Primary Audience Public/other audiences
Results and Impact Large groups of families and interested individuals attended our display/event entitled 'fantastic fat' with interactive games and displays. Significant interest, discussion and positive feedback.

Sixth form pupils have visit to the lab for work experience
Year(s) Of Engagement Activity 2011,2012
 
Description Public Engagement Talk at Satrosphere Aberdeen ads part of Aberdeen Techfest Sept 2014 
Form Of Engagement Activity A talk or presentation
Part Of Official Scheme? Yes
Geographic Reach Regional
Primary Audience Public/other audiences
Results and Impact Talk entitled "Good or bad: Can we learn to love our fat?" attended by around 50 members of the public with Q&A afterwards


Requests for further similar talks in future.
Year(s) Of Engagement Activity 2014
 
Description Student from Nuffield Bursary Scheme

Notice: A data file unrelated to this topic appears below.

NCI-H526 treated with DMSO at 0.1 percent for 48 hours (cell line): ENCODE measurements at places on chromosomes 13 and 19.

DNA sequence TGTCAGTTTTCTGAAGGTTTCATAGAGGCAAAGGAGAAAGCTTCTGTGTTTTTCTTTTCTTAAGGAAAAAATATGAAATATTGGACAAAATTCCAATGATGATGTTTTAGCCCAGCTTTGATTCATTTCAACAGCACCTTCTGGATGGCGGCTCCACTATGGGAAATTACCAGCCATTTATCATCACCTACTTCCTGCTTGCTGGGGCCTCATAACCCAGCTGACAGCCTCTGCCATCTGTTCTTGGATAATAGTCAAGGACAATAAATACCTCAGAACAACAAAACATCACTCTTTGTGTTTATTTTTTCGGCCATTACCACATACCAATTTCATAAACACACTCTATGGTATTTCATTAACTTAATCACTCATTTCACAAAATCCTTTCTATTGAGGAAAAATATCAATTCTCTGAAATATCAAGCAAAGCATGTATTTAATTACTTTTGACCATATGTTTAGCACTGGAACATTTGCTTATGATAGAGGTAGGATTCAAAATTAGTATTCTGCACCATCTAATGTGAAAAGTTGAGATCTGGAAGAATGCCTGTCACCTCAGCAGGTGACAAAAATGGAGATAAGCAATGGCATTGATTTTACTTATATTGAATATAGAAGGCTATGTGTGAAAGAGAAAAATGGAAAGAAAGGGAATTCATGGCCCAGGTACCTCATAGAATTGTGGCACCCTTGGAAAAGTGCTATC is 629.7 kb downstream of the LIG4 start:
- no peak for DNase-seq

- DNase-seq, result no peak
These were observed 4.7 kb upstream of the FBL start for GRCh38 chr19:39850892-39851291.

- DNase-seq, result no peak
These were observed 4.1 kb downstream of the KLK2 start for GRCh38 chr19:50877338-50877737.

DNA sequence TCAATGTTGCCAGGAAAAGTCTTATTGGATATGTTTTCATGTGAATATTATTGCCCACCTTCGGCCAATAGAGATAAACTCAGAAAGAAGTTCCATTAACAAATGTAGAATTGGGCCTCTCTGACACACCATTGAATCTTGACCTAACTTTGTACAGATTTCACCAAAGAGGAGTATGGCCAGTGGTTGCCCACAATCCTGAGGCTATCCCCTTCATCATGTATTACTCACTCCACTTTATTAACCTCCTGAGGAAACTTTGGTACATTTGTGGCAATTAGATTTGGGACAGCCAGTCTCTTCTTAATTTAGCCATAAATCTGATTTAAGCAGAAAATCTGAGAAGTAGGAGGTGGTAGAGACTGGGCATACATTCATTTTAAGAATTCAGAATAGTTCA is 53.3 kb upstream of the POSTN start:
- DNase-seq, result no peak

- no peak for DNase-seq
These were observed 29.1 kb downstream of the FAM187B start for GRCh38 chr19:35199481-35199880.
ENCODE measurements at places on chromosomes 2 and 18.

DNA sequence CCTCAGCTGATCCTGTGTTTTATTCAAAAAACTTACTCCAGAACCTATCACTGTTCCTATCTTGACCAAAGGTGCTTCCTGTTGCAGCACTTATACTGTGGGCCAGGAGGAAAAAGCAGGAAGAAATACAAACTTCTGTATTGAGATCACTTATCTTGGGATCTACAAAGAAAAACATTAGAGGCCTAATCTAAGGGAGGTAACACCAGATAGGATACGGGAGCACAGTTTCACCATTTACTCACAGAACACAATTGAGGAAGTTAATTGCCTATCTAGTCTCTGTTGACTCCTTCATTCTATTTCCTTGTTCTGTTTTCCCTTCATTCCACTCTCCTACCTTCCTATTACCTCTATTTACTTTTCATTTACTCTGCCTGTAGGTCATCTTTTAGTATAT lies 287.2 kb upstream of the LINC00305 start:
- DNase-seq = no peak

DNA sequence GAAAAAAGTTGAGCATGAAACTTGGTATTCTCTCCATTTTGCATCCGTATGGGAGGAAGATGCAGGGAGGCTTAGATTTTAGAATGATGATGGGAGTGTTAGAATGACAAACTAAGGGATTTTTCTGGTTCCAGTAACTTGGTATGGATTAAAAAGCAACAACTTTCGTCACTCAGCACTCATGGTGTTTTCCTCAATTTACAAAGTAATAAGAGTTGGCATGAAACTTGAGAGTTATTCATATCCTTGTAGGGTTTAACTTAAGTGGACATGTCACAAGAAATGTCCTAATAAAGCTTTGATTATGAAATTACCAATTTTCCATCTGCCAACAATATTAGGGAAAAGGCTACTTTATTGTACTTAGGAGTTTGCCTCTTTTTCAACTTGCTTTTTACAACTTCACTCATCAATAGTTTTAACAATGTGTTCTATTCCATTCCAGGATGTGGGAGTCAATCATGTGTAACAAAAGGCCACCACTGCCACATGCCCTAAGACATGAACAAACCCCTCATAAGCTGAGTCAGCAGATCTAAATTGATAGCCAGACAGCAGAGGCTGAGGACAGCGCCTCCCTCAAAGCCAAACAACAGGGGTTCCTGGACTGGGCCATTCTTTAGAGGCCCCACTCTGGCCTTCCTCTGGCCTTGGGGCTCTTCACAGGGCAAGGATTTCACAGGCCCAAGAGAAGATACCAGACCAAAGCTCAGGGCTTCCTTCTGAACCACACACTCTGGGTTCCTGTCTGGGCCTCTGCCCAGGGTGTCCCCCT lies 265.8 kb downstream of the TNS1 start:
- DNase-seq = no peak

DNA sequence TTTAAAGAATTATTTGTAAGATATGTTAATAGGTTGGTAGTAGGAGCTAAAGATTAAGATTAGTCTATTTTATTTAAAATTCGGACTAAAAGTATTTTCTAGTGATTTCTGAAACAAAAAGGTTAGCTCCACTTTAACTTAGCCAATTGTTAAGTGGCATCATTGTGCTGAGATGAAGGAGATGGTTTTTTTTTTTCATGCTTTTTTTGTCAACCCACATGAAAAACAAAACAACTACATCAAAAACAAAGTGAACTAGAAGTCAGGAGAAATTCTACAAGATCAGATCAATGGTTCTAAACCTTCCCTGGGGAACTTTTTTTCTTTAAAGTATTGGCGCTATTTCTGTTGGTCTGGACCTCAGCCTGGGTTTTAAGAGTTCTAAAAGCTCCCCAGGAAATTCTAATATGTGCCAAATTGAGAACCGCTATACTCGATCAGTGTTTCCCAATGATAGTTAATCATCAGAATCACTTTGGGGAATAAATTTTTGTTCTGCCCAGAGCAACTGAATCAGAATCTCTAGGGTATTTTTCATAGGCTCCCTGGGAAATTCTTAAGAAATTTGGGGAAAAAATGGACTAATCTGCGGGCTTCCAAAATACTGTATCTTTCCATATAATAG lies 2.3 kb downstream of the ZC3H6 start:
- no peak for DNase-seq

Form Of Engagement Activity Participation in an activity, workshop or similar
Part Of Official Scheme? Yes
Geographic Reach Regional
Primary Audience Schools
Results and Impact Hosted a Nuffield student for 5 weeks in the lab and took part in a "Celebration" afternoon for the regional students from the scheme at which work from the lab was presented.

Student now interested in pursuing a career in science.
Year(s) Of Engagement Activity 2009
 
Description Talk to Grampian Branch of The Society of Chiropodists and Podiatrists. 
Form Of Engagement Activity A talk or presentation
Part Of Official Scheme? No
Geographic Reach Regional
Primary Audience Professional Practitioners
Results and Impact Talk sparked discussion after the presentation

Participants reported that the talk had improved their understanding of factors affecting body weight and metabolic health which would inform their approach to patient advice and care.
Year(s) Of Engagement Activity 2014
 
Description Talk to clinical geneticists Aberdeen Royal Infirmary 
Form Of Engagement Activity A talk or presentation
Part Of Official Scheme? No
Geographic Reach Regional
Primary Audience Professional Practitioners
Results and Impact Talk gave rise to discussion and questions.

I was asked by a family member of an attendee who is a school student if they could join my laboratory for a summer placement.
Year(s) Of Engagement Activity 2014